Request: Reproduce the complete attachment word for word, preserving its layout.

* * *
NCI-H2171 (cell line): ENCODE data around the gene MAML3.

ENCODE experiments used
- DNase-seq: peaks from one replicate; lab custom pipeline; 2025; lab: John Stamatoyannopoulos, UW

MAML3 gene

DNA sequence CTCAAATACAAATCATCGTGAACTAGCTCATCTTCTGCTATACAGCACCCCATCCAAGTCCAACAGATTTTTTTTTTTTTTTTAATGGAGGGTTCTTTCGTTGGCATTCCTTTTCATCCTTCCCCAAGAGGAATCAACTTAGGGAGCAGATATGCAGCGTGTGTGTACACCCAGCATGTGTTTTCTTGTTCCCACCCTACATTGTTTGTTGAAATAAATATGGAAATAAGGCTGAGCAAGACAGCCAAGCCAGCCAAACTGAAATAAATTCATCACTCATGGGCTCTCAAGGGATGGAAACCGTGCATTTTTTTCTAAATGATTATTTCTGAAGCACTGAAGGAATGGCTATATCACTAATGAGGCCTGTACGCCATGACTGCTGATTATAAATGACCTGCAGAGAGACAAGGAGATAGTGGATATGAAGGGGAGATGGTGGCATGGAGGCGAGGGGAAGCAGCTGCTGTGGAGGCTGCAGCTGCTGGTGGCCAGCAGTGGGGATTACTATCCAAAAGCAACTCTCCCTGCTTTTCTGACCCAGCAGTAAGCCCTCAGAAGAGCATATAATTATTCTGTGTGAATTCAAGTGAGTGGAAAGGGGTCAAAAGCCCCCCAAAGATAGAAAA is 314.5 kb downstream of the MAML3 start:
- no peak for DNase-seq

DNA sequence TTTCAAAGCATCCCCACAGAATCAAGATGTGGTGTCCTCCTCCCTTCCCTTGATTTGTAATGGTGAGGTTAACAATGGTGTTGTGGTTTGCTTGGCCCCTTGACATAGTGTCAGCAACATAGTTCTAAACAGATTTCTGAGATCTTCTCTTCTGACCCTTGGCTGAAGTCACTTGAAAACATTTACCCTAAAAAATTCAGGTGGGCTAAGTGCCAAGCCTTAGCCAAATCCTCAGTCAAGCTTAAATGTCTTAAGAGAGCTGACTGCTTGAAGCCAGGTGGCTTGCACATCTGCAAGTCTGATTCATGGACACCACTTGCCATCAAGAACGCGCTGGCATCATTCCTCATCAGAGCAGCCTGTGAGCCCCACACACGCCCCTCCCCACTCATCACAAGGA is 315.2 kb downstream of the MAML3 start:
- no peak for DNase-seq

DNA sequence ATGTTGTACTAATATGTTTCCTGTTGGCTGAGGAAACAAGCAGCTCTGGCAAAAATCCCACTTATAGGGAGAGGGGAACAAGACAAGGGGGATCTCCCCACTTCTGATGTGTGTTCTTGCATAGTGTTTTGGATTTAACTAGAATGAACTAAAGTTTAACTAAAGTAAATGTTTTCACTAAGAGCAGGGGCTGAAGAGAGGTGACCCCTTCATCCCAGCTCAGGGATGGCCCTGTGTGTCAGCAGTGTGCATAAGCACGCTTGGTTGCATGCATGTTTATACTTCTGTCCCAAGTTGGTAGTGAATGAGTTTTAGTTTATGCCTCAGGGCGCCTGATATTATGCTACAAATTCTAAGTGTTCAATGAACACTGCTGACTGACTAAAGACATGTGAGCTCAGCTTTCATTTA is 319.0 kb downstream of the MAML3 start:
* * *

NCI-H2171 (cell line): ENCODE data around the gene MAML3.

ENCODE experiments used
- DNase-seq: peaks from one replicate; lab custom pipeline; 2025; lab: John Stamatoyannopoulos, UW

MAML3 gene

DNA sequence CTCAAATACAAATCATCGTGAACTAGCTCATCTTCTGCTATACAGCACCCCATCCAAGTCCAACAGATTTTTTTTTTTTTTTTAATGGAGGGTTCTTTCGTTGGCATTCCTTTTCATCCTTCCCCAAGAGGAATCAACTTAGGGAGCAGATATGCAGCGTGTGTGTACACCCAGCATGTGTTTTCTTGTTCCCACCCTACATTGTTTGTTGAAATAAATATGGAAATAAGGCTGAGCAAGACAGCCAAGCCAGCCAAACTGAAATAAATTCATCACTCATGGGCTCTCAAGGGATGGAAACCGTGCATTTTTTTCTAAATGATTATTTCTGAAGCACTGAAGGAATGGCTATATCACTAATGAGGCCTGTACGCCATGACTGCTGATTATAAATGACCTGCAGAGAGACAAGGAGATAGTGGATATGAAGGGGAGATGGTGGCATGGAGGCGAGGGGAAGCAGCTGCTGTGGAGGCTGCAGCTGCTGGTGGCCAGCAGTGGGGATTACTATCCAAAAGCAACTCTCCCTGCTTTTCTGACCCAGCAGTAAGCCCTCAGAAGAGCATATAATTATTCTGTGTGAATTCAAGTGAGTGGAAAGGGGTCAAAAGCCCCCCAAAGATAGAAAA is 314.5 kb downstream of the MAML3 start:
- no peak for DNase-seq

DNA sequence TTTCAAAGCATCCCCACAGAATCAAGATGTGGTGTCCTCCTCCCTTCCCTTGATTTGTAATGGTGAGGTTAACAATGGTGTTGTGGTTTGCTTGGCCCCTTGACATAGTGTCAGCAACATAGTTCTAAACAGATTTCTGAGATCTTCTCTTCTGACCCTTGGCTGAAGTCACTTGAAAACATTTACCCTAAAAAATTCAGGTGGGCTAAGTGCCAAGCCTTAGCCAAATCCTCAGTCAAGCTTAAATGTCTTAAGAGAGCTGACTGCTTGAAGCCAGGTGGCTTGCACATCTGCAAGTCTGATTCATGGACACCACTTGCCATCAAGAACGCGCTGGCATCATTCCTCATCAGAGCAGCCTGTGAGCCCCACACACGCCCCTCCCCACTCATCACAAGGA is 315.2 kb downstream of the MAML3 start:
- no peak for DNase-seq

DNA sequence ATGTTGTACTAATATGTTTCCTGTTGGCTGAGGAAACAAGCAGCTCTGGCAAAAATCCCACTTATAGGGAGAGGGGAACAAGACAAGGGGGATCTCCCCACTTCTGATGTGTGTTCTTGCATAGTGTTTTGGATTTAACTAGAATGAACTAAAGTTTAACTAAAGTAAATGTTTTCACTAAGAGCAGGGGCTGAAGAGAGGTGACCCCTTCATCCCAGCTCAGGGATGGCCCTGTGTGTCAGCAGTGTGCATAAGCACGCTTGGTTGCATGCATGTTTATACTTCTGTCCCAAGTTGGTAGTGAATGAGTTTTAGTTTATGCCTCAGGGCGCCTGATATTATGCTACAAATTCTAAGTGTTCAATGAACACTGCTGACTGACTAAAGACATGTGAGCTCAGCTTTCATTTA is 319.0 kb downstream of the MAML3 start: